Mikulski Promotes Paycheck Fairness Act
Full-time female employees make an average 77 cents for each dollar earned by male counterparts.
In Maryland, men who work full time make an average of $140 more per week than women, according to data compiled by the congressional Joint Economic Committee. Nationally, the pay gap is even greater, at $148.
Over the course of a year, that's a nearly $7,700 difference in wages.
In an effort to close the income gap in Maryland and across the country, U.S. Sen. Barbara Mikulski (D-MD) is busy promoting the Paycheck Fairness Act, scheduled for a Senate debate on Tuesday.
In a telephone conference call with the press, Mikulski said the act advances pay equality beyond measures established in the Equal Pay Act of 1963 and the Lily Ledbetter Fair Pay Act, the first piece of legislation signed by President Barack Obama when he took office in 2009.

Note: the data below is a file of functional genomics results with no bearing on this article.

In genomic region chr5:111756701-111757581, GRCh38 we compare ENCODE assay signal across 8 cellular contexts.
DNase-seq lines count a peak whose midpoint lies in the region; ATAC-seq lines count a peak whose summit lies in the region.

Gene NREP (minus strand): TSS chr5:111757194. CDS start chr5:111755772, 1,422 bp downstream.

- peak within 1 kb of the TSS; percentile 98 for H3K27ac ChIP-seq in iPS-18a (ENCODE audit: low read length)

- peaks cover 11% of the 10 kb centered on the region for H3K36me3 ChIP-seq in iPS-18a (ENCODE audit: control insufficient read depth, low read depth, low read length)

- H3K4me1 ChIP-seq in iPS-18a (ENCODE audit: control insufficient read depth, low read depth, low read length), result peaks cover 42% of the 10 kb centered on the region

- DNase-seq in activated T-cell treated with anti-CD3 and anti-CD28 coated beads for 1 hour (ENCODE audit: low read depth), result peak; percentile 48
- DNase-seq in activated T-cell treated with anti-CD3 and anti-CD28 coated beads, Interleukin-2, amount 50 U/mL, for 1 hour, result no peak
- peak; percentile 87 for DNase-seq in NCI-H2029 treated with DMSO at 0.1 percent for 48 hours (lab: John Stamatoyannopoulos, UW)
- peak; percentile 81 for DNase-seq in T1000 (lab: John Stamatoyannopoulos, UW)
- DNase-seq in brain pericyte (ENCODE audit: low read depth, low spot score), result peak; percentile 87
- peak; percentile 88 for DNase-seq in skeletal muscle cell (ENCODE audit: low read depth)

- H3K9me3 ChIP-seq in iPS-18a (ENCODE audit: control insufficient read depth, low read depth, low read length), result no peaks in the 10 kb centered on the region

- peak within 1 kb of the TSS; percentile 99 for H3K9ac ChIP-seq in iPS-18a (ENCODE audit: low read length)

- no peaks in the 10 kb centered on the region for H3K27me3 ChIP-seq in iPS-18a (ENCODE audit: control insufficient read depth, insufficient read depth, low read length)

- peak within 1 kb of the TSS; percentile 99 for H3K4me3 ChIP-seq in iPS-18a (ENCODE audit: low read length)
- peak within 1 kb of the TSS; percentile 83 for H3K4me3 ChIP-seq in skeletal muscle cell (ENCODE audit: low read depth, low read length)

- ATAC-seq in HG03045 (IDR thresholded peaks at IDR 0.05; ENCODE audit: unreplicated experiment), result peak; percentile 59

The Ledbetter Act allows female employees to sue employers for back pay. The Paycheck Fairness Act would also allow them to seek punitive damages and would prohibit employers from retaliating against them for sharing salary information with coworkers.
"American women are mad as hell," Mikulski said. "They're ready to fight."
Valerie Jarrett, senior adviser to Obama, said, "We're committed to the basic idea that equal pay for equal work is not a luxury, it's a necessity."
"You have the President's full support," Jarrett told Mikulski on the call.